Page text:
by: David Jenyns
Why should you want to steal someone else's stock market lesson plans?
First, let me tell you that a trading plan is only useful if you follow it. Following your plan will make you successful, yet many traders circumvent the stock market lesson plans that they have carefully created. They become emotional invested in a trade, to the point where they ignore all warning signs. Remember, when the market corrects itself, which it always does, no position is immune, no matter how strongly your ego may be tied to it.
Many investors have stock market lesson plans that watch as their portfolio values are cut in half or more, yet they will still hold their positions. They may fear being left out of a big gain, or be so deep in loss that they felt they couldn't possibly sell at that point. But even if you believe that all positions will recover from their losses, and the truth is that not all of them will, this is a terrible way to trade.
You tie up too much capital, and your rate of return plummets. Just as you shouldn't become emotionally involved in a trade, you should also never become tied to ideas. By this I mean becoming so fond of a particular strategy or trend that you cling to it even after it has stopped working. You need to have strategies, and to have plans, but you must also be aware of the shifts and swings of the market, the beginning and the ends of trends.
When you first form your plan for a trade, you should consider what price or price range you think the stock is likely to reach. This is often called a target price, which gives some traders the wrong impression. A target price is not a price that the stock has to meet. A stock does not have to do anything. If you treat your target price as a goal, it can lead to many problems. Your target price should only be used as a guideline.
The target price helps you figure out your risk to reward ratio, and it gives you an exit point in your trade. At the least, it should give you a point where you'll reassess the trade's ability to continue to moving upward. But your trade may never reach your target price. Many market factors can interfere with its progress, and you may have set your target higher than you should have. Since there's no way all your trades will hit your price targets, it is a good idea to sell half your position at a more conservative target. Routinely taking profits will reward you in the long run.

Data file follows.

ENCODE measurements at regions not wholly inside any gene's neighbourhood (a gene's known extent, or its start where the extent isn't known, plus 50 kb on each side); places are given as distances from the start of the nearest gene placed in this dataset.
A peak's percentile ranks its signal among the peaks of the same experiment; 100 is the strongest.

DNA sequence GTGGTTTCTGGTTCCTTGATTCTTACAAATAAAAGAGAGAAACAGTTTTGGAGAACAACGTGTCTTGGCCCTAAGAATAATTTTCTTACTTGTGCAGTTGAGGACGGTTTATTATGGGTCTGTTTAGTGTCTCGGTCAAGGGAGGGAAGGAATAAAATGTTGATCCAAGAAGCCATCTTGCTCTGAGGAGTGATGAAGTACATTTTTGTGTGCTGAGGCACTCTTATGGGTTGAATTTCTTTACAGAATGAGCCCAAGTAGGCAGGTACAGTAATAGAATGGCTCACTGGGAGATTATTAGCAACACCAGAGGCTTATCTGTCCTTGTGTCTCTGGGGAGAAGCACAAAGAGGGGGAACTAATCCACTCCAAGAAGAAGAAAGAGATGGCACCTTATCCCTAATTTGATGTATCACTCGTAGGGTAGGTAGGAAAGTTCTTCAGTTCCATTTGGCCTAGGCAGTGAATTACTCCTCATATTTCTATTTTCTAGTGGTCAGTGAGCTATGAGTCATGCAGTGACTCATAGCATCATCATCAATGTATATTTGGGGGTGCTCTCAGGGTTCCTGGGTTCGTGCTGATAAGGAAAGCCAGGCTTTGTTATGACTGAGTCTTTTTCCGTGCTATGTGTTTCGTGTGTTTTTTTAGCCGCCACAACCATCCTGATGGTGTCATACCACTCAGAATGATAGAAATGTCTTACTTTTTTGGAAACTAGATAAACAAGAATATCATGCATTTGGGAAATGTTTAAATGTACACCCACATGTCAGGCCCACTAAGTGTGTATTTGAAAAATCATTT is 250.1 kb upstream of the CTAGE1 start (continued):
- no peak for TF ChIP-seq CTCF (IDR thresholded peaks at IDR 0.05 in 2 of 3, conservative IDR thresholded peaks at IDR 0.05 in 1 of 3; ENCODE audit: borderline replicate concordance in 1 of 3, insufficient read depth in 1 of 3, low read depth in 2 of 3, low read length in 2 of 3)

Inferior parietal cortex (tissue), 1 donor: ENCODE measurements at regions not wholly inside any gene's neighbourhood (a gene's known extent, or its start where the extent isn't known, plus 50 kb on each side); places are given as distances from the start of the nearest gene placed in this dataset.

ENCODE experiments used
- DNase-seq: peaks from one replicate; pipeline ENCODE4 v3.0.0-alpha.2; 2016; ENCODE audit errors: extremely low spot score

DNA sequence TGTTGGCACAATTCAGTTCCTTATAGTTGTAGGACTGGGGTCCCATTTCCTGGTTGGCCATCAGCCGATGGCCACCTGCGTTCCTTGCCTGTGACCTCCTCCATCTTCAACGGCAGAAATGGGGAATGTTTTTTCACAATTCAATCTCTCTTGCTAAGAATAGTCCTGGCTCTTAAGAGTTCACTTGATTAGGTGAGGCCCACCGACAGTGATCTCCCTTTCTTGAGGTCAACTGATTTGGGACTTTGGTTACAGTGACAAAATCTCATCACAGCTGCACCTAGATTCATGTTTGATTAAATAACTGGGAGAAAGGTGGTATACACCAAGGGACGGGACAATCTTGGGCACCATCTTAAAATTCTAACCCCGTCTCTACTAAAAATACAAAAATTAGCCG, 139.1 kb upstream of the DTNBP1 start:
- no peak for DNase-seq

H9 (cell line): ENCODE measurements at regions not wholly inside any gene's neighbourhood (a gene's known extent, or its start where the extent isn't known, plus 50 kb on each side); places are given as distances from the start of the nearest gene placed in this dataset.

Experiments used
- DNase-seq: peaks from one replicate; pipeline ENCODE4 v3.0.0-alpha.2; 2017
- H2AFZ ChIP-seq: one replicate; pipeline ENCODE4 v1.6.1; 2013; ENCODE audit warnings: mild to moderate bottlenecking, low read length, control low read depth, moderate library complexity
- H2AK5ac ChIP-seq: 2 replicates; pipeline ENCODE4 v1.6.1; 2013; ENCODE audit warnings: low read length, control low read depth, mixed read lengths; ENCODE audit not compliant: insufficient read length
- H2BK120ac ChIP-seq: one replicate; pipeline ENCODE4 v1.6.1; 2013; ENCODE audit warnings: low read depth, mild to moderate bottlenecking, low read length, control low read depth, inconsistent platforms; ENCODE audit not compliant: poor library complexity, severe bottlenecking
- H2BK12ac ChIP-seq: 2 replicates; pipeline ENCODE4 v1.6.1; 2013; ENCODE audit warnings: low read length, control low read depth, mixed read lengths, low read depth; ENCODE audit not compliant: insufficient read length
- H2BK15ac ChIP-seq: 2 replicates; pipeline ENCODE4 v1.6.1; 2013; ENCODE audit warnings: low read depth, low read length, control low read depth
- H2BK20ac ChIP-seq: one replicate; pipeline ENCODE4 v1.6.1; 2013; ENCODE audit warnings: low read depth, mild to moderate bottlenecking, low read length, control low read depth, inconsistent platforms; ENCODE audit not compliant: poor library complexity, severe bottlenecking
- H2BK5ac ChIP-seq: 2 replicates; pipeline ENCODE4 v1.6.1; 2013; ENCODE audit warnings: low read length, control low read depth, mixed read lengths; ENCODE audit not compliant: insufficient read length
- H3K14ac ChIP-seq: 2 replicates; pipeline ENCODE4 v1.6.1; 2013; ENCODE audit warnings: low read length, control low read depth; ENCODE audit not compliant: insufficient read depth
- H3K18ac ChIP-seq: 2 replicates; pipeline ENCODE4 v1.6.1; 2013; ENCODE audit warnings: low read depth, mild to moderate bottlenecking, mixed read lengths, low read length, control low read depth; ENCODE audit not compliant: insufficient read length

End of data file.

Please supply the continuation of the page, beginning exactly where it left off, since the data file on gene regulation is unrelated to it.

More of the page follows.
There are a number of things that can interfere with a stock's movement and force you to close your position sooner than you'd anticipated. Your stock market lesson plans should cover all of these possibilities, but here are some reasons that should always prompt you to close a position:
1. The end of a trend. All trends end some time, and you should be prepared for this.
2. The stock's upward movement has slowed or been abruptly broken, ending its momentum.
3. The stock is approaching a major psychological barrier, perhaps reaching 100 dollars or 200 dollars a share, which should have been anticipated in your plan
4. The stock is about to reach a resistance level it has been unable to break through before.
This technical barrier should also have been anticipated in your plan.
5. A sudden market wide decline, or the threat of one, or some other serious uncertainty,
which leads to unsafe market conditions.
Exiting a losing trade is not a big deal. Ending a position whether or not the stock reaches its target price, in accordance with your stock market lesson plans, is good trading. The best traders would rather lose a small profit than take an unnecessary risk. You don't have to win on every trade; no one does, and it's dangerous to try. In fact, by limiting losses, a good trader can be profitable overall, and make money on only 40 percent of his trades. Cut your losses and start fresh with something else when you need to. You'll be happier, and you'll make much more money.
About The Author
David Jenyns is recognized as the leading expert when it
comes to designing profitable stock trading systems.
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